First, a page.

at the Jerwood Theatre Downstairs, Friday 23rd April 2010
On Posh, Boris Johnson’s sister Rachel recently said that “if the entire country was forced to sit through it there would never be a Conservative government again”. A truer word has never been said. Laura Wade’s new play is a scathing, cutting and angry attack on the English upper class, who have no respect or understanding for those not as fortunate as they.
The play starts as a comedy, taking sly digs at the Riot Club, a group of ten young Oxford men whose primary aim is to get absolutely “chateaued”. We even see elements of farce in the first act with misplaced entrances, double bookings and bad planning, meaning that rather than their usual private dining rooms the club is forced to meet in the back room of a “gastro-pub”. Wade’s narrative takes a turn, however, at the end of the first half as Leo Bill’s pompous Alistair Ryle rouses his peers in an incredible speech damning the lower classes and finishing with the exclamation “I am sick to fucking death of poor people”.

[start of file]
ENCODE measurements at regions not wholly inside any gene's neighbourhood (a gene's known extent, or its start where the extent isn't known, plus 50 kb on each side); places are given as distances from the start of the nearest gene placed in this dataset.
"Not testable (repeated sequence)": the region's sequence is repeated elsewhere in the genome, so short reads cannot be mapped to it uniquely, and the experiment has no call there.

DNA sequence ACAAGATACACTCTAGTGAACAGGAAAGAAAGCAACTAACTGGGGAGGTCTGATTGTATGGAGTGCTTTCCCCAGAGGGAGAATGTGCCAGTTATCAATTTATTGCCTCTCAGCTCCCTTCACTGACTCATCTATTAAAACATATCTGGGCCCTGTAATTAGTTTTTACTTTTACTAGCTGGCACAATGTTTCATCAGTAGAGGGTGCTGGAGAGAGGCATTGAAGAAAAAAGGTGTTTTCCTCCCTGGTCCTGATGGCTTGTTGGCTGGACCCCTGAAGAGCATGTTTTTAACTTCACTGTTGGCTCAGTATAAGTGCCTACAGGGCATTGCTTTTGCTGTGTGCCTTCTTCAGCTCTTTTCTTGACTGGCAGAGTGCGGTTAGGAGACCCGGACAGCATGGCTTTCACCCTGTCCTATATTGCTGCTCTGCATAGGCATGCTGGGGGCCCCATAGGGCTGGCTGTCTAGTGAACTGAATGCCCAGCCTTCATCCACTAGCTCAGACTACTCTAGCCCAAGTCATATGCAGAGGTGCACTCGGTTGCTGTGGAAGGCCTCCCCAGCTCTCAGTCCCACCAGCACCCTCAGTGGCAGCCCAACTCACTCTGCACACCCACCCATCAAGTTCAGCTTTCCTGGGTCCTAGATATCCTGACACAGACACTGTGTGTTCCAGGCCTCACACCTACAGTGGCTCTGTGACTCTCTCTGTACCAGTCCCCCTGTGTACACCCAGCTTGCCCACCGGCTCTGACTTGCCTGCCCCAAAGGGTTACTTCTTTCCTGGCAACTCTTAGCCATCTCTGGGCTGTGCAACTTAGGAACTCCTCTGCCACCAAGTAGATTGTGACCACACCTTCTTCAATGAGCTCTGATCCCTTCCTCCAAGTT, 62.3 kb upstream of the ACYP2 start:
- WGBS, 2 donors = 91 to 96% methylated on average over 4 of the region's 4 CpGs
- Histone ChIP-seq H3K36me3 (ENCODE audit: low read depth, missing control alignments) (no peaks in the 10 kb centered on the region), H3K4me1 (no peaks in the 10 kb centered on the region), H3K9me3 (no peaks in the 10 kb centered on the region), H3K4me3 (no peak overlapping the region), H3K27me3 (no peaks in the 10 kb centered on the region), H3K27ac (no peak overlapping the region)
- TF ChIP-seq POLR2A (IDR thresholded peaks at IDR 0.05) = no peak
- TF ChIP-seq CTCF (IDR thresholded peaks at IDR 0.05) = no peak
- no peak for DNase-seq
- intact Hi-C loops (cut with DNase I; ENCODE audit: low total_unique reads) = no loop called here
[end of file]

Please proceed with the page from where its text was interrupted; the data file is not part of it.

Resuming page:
The second half of the play, however, ends in disaster and shows how shortsighted those in possession of wealth and power are. The narrative drives itself to the inevitable but shocking climax which is made more unbearable as Ryle admits that he doesn’t regret the tragedy. Wade leaves us feeling let down by our traditions and let down by our politicians, but this is exactly the point; we cannot go on like this and any form of hereditary power simply doesn’t have a place in our modern world.
The only characters for whom we have any sort of empathy are the pub landlord Chris, played with acute tenderness by Daniel Ryan, and his daughter Rachel, whom Fiona Button plays astonishingly truthfully. These two characters are we, the audience, unaware of what is going on behind the door to the Riot Club’s back room in society and yet far better than they can ever be.
Lyndsay Turner’s brilliant direction and Anthony Ward’s simple but effective design expose the horrors and pitfalls of upper class living, and the a capella renditions of contemporary songs such as Dizzee Rascal’s ‘Dance Wiv Me’ further prove that these people, who try so hard to live in the 21st century, are still living in the 1800s. Maybe we could test Rachel Johnson’s statement and make this a compulsory viewing for the entire population; then we’ll see who wins the election. My guess is Cameron, Osborne and co wouldn’t be overly happy with the results.